Andrew Whittemore has a nice piece up on the Atlantic Cities called Why Planners Need to Take Agenda 21 Criticism More Seriously. I disagree with his conclusions and what actually concerns TEA party types, but it’s a worthy read. There’s a great deal about planners’ sustainability claims that do not necessarily follow from logic, and planners aren’t always good diplomats or social marketers.
Here are a few points where I disagree with Whittemore, or where I interpret the political climate somewhat differently:
1. While New Urbanists and contemporary planners complain about regulation, they usually promote it, too–just their version of it. Jon Levine pointed out, in his excellent book, Zoned Out, that way too many zoning codes restrict free market development so that those who might demand higher densities are effectively regulated out by what is supplied. New Urbanists and planners have seized on this point to argue that their ideas are actually more free market because they wish to eliminate restrictive Euclidean zoning to enable a greater diversity of projects to go forward.
The same has been true of the reception to Don Shoup’s book, The High Cost of Free Parking. By eliminating parking requirements, we’re freeing up the market!
Ok, fine, but accompanying these calls to loosen regulatory controls of bad Euclidean zoning are demands for (supposedly good) form-based codes, urban growth boundaries, and maximum parking requirements, and those are regulatory, too–deeply so.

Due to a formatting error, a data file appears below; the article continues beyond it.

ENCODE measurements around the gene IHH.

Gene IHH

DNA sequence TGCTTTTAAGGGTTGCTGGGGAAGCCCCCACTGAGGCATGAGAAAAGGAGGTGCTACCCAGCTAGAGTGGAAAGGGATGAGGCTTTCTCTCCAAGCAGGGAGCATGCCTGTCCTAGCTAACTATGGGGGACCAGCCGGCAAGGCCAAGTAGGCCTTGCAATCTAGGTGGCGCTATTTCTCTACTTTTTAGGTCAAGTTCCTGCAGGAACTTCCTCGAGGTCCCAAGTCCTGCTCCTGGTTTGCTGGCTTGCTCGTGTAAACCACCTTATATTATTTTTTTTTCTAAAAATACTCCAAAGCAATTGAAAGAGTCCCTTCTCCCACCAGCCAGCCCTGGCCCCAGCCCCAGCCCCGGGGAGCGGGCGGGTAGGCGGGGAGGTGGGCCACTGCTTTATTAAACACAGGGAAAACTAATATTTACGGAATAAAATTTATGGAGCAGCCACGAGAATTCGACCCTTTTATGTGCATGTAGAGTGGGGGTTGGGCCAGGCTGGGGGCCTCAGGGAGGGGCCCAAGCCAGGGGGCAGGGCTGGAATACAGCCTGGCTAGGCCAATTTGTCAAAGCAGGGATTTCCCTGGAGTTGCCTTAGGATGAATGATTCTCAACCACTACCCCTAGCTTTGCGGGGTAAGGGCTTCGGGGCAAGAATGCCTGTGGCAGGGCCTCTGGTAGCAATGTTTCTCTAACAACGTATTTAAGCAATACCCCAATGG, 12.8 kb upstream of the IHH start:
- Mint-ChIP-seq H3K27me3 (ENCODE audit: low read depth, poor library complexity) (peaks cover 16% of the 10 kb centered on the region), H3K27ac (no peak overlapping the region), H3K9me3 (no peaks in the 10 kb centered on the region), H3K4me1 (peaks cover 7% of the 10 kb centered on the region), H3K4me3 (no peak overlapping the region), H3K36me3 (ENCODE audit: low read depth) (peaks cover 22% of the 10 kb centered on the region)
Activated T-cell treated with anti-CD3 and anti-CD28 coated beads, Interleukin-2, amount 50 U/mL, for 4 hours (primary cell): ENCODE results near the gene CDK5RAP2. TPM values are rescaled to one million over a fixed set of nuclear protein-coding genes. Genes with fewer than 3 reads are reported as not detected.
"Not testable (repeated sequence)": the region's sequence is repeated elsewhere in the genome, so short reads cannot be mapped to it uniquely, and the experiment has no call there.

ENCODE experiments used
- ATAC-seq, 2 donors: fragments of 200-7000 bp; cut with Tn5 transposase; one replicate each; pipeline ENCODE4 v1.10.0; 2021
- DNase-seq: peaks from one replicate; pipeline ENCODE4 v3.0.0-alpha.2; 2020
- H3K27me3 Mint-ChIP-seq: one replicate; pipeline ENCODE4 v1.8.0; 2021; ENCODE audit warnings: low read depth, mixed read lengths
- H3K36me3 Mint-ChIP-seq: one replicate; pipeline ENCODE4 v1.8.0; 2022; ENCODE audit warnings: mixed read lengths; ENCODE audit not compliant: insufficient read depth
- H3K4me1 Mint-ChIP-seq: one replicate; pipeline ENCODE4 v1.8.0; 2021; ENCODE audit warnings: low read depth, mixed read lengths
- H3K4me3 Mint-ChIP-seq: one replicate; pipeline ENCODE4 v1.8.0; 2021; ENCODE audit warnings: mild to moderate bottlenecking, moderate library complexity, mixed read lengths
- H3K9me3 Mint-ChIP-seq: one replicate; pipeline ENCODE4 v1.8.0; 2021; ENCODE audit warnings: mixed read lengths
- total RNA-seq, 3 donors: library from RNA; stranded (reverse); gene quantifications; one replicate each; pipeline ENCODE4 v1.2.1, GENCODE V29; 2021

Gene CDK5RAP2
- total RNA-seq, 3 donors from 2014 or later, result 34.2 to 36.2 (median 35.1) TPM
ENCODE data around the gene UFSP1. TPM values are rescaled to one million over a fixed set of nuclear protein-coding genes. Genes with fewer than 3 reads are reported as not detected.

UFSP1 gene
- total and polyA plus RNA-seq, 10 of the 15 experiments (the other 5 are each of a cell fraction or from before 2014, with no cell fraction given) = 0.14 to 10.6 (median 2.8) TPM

We wind up not fooling anybody who deplores government control, like the TEAP party folks.
2. Whittemore’s last point, about practicing what you preach is especially insightful, but I would have carried it further than urging more context sensitivity and local engagement. As it is, though, he’s right: the dialogue from planning is “We’ll let you participate, as long as you agree with the TOD/New Urbanism/whatever we think is right, so lucky you! I know! Let’s have a contest to see who gets to pick out the doorknobs for our rail station!”
I would push things a bit further in the recognition that just about every urban vision promulgated among planners has a social agenda intended to shape how other people live: You’re not exercising enough, you need this; you’re eating the wrong, non-local, non-vegan, non-blah blah blah foods, you need that; you’re getting around the wrong way, you need this here transit system. You need to do things differently, the way good people do them, so we’ll supply for you what we think you need.
There is a groundswell of impatience with paternalistic progressivism on both sides of political divide in the US, and I’m not entirely sure what planning and planners can do about it. For me, I wish there were more engagement with the social over the environmental agendas in the world–something that isn’t likely to wash with TEA partiers, either.